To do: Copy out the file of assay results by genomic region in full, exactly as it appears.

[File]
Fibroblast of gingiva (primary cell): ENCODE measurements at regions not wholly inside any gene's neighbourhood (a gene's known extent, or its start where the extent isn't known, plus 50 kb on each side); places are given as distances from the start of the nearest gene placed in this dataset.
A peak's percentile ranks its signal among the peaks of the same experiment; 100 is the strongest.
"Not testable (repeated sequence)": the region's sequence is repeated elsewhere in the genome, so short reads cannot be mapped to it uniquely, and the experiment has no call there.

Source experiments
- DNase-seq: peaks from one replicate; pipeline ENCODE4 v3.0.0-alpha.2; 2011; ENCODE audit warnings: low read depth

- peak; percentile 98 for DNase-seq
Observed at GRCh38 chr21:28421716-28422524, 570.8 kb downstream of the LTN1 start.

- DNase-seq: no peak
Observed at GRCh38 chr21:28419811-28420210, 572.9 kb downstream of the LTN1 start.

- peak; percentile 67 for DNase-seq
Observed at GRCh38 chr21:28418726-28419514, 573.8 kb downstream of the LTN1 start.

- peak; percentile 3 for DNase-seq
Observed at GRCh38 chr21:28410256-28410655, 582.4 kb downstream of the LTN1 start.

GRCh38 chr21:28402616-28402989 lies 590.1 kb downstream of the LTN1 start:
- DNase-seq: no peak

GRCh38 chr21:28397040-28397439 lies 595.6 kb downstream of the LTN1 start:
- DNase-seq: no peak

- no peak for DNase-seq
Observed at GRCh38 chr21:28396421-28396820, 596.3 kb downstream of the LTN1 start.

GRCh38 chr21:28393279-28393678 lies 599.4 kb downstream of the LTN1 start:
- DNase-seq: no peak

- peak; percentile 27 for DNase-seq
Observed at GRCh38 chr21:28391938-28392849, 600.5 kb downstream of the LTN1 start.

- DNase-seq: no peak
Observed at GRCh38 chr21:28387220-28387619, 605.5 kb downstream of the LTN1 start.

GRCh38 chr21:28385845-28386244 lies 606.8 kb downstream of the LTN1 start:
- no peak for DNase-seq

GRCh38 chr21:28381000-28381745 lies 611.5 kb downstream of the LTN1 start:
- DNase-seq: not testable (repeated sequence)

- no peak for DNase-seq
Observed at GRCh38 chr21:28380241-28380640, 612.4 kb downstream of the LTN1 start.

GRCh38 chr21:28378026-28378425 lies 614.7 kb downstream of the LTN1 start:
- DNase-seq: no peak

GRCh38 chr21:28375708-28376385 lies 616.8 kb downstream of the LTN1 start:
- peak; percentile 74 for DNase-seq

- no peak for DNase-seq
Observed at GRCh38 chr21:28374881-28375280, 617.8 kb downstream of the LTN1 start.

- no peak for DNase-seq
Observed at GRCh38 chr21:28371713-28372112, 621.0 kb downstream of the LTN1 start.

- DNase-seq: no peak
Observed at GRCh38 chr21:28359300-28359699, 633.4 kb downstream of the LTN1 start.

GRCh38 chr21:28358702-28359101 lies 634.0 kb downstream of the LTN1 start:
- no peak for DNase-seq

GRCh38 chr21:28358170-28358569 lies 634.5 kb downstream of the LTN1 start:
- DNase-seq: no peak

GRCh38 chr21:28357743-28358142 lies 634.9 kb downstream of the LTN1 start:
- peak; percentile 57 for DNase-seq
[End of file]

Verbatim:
Fibroblast of gingiva (primary cell): ENCODE measurements at regions not wholly inside any gene's neighbourhood (a gene's known extent, or its start where the extent isn't known, plus 50 kb on each side); places are given as distances from the start of the nearest gene placed in this dataset.
A peak's percentile ranks its signal among the peaks of the same experiment; 100 is the strongest.
"Not testable (repeated sequence)": the region's sequence is repeated elsewhere in the genome, so short reads cannot be mapped to it uniquely, and the experiment has no call there.

Source experiments
- DNase-seq: peaks from one replicate; pipeline ENCODE4 v3.0.0-alpha.2; 2011; ENCODE audit warnings: low read depth

- peak; percentile 98 for DNase-seq
Observed at GRCh38 chr21:28421716-28422524, 570.8 kb downstream of the LTN1 start.

- DNase-seq: no peak
Observed at GRCh38 chr21:28419811-28420210, 572.9 kb downstream of the LTN1 start.

- peak; percentile 67 for DNase-seq
Observed at GRCh38 chr21:28418726-28419514, 573.8 kb downstream of the LTN1 start.

- peak; percentile 3 for DNase-seq
Observed at GRCh38 chr21:28410256-28410655, 582.4 kb downstream of the LTN1 start.

GRCh38 chr21:28402616-28402989 lies 590.1 kb downstream of the LTN1 start:
- DNase-seq: no peak

GRCh38 chr21:28397040-28397439 lies 595.6 kb downstream of the LTN1 start:
- DNase-seq: no peak

- no peak for DNase-seq
Observed at GRCh38 chr21:28396421-28396820, 596.3 kb downstream of the LTN1 start.

GRCh38 chr21:28393279-28393678 lies 599.4 kb downstream of the LTN1 start:
- DNase-seq: no peak

- peak; percentile 27 for DNase-seq
Observed at GRCh38 chr21:28391938-28392849, 600.5 kb downstream of the LTN1 start.

- DNase-seq: no peak
Observed at GRCh38 chr21:28387220-28387619, 605.5 kb downstream of the LTN1 start.

GRCh38 chr21:28385845-28386244 lies 606.8 kb downstream of the LTN1 start:
- no peak for DNase-seq

GRCh38 chr21:28381000-28381745 lies 611.5 kb downstream of the LTN1 start:
- DNase-seq: not testable (repeated sequence)

- no peak for DNase-seq
Observed at GRCh38 chr21:28380241-28380640, 612.4 kb downstream of the LTN1 start.

GRCh38 chr21:28378026-28378425 lies 614.7 kb downstream of the LTN1 start:
- DNase-seq: no peak

GRCh38 chr21:28375708-28376385 lies 616.8 kb downstream of the LTN1 start:
- peak; percentile 74 for DNase-seq

- no peak for DNase-seq
Observed at GRCh38 chr21:28374881-28375280, 617.8 kb downstream of the LTN1 start.

- no peak for DNase-seq
Observed at GRCh38 chr21:28371713-28372112, 621.0 kb downstream of the LTN1 start.

- DNase-seq: no peak
Observed at GRCh38 chr21:28359300-28359699, 633.4 kb downstream of the LTN1 start.

GRCh38 chr21:28358702-28359101 lies 634.0 kb downstream of the LTN1 start:
- no peak for DNase-seq

GRCh38 chr21:28358170-28358569 lies 634.5 kb downstream of the LTN1 start:
- DNase-seq: no peak

GRCh38 chr21:28357743-28358142 lies 634.9 kb downstream of the LTN1 start:
- peak; percentile 57 for DNase-seq